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Iran Announces Construction on Another Nuclear Reactor

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Iranian Atomic Energy Organization (AEOI) Vice President Mohammad Eslami announced on Monday that construction has begun on a fourth nuclear reactor in the city of Isfahan.

According to Eslami, the “process of pouring concrete for the foundation of the reactor” is now underway. His office told Iranian state media that, when completed, the ten-megawatt reactor will test fuel, produce industrial radioisotopes, and process pharmaceuticals.

Isfahan currently has three research reactors. Iran has one operational nuclear power plant, a 3,000-megawatt facility in Bushehr. A second reactor using Russian designs has been under construction at Bushehr since late 2019, and a third is planned after that.

A picture taken on November 10, 2019, shows an Iranian flag in Iran's Bushehr nuclear power plant, during an official ceremony to kick-start works on a second reactor at the facility. - Bushehr is Iran's only nuclear power station and is currently running on imported fuel from Russia that is closely monitored by the UN's International Atomic Energy Agency. (Photo by ATTA KENARE / AFP) (Photo by ATTA KENARE/AFP via Getty Images)

A picture taken on November 10, 2019, shows an Iranian flag in Iran’s Bushehr nuclear power plant, during an official ceremony to kick-start works on a second reactor at the facility. (ATTA KENARE/AFP via Getty Images)

Last Thursday, Eslami announced that an entirely new nuclear power complex is planned in the city of Sirik, and it will be more powerful than the existing reactor at Bushehr, with a capacity of about 5,000 megawatts.

“We must reach the production capacity of 20,000 megawatts of nuclear power in the country by the year 2041,” Eslami said, suggesting that at least one more reactor will be planned after Sirik and the Bushehr expansion.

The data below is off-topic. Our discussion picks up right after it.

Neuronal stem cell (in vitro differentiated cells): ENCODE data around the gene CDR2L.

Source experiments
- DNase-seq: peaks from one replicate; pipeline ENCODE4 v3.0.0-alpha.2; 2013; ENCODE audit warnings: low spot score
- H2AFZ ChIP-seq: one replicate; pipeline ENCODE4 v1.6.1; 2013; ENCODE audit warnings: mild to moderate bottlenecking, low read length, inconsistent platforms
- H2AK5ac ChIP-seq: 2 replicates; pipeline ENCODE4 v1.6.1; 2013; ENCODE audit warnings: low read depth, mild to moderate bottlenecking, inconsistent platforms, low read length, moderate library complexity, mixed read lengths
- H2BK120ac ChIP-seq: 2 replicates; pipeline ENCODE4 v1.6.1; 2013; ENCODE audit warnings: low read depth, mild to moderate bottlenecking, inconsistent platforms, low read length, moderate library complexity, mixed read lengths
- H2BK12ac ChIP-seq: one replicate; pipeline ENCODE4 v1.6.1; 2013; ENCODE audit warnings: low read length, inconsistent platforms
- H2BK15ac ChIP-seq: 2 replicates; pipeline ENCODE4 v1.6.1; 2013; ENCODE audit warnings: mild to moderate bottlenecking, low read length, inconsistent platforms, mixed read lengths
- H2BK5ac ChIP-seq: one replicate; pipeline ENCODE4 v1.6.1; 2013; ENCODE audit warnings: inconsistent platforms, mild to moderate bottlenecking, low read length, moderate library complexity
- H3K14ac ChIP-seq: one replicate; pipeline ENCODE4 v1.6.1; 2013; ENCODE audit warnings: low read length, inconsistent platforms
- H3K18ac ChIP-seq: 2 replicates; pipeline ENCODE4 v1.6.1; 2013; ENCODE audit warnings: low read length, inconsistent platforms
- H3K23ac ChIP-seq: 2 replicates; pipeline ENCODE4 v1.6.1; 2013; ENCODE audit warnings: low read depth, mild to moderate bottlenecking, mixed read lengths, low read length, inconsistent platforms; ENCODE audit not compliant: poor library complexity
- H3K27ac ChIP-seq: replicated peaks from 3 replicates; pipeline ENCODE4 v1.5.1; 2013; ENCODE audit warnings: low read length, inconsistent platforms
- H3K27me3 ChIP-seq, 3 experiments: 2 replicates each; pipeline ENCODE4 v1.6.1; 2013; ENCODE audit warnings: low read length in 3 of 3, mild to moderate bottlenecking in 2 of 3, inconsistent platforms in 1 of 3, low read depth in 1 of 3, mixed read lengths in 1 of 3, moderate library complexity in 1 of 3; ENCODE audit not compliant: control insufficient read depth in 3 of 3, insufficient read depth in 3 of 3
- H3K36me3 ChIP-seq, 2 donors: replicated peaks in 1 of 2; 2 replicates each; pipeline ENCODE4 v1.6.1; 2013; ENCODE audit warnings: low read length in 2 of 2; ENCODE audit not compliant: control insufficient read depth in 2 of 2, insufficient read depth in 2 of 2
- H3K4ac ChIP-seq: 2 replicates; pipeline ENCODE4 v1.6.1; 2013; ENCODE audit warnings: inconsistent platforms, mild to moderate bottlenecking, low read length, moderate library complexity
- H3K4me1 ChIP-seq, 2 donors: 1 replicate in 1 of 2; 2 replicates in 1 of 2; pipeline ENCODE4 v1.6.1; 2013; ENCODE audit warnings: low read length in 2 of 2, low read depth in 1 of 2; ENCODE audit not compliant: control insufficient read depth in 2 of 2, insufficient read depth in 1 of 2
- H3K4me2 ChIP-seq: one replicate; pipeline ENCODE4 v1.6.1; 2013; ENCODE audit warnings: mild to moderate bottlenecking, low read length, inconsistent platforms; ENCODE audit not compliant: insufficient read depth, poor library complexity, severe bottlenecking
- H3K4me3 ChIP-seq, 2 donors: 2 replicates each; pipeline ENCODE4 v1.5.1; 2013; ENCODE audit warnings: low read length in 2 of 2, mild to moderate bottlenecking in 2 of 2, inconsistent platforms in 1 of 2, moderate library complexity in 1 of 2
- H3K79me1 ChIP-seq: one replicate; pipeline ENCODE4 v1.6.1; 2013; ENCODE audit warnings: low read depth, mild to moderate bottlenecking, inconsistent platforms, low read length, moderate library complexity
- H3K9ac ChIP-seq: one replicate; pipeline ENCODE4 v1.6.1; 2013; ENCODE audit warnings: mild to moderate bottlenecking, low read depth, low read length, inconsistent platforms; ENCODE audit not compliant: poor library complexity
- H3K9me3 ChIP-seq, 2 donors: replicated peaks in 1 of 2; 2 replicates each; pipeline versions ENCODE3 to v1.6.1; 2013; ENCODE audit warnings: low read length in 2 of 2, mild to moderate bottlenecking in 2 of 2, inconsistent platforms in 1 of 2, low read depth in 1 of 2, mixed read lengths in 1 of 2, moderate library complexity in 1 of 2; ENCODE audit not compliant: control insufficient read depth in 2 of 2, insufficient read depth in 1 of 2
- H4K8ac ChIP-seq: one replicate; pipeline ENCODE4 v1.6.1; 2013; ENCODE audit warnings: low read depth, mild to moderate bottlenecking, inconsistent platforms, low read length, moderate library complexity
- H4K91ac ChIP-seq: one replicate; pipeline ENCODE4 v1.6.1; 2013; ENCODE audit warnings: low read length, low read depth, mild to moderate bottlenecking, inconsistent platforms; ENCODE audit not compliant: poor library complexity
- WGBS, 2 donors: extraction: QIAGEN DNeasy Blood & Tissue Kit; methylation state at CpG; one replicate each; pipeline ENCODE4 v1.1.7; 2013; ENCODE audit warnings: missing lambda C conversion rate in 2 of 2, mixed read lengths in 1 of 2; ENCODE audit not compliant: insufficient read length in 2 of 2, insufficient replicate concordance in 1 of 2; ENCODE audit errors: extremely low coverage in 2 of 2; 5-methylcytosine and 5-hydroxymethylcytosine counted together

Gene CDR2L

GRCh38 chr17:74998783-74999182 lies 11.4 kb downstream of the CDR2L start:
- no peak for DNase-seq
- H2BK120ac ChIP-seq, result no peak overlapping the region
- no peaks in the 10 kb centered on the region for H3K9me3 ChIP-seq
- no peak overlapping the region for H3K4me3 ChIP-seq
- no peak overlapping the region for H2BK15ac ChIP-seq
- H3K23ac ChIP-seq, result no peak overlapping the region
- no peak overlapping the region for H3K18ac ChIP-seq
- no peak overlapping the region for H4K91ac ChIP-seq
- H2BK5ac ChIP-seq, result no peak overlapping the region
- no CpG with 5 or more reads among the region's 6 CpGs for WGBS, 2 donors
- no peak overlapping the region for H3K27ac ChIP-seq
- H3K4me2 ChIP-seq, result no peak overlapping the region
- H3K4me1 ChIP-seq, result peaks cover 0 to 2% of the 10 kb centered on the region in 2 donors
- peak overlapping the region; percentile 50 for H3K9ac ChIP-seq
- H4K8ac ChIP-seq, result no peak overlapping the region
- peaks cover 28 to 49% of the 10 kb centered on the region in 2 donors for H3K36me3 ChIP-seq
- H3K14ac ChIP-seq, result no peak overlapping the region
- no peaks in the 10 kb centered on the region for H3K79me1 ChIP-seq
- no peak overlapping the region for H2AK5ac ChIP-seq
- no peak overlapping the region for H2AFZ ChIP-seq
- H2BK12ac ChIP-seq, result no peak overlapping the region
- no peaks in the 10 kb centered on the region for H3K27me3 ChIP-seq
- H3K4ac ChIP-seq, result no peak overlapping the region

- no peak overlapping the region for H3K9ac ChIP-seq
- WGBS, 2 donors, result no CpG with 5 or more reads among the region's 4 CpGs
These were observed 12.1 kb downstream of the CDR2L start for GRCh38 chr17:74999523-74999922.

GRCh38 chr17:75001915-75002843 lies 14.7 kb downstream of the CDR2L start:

Iran International, a dissident media organization, was highly skeptical of Eslami’s claims on Sunday, pointing out that the price tag for the Sirik reactor would be at least $20 billion — a difficult bill for Iran to pay given international sanctions against its nuclear missile program.

“The difficulties Iran has faced in building new power plants in the last ten years raise doubts about whether the 25,000 megawatts of new electricity that the previous national development plan sought to bring about can be achieved,” Iran International said, noting that Iran claimed it would generate five percent of its power with nuclear and other non-fossil-fuel methods by 2021 but actually managed only one percent.

Iran's nuclear chief Mohammad Eslami speaks during the General Conference of the International Atomic Energy Agency (IAEA) at the agency's headquarters in Vienna, Austria on September 26, 2022. (Photo by JOE KLAMAR / AFP) (Photo by JOE KLAMAR/AFP via Getty Images)

Iran’s nuclear chief Mohammad Eslami speaks during the General Conference of the International Atomic Energy Agency (IAEA) at the agency’s headquarters in Vienna, Austria, on September 26, 2022. (JOE KLAMAR/AFP via Getty Images)

Iran has always insisted its enthusiasm for enriching uranium is purely for civilian purposes, such as generating electricity and creating medical products. In reality, Iran is spending a fortune on amassing a huge stockpile of uranium enriched far beyond any conceivable civilian need, but just below the level needed for atomic weapons.

As Iran International pointed out, this leaves Iran in the seemingly senseless position of spending heavily on uranium but not generating enough electricity with nuclear power to meet its energy security goals. 

The International Atomic Energy Agency (IAEA) reported in November that Iran now has enough 60 percent enriched uranium to build three nuclear bombs if it took the relatively quick and straightforward step of refining it to 90 percent.

An even more alarming assessment published by the nonprofit Institute for Science and International Security on Monday said Iran has already refined enough uranium to weapons-grade to produce one bomb within a week and six bombs within a month. 

The Institute combined this level of uranium enrichment with Iran’s hostile international posture and lack of transparency to conclude that an “extreme danger” of Tehran producing a nuclear weapon now exists.

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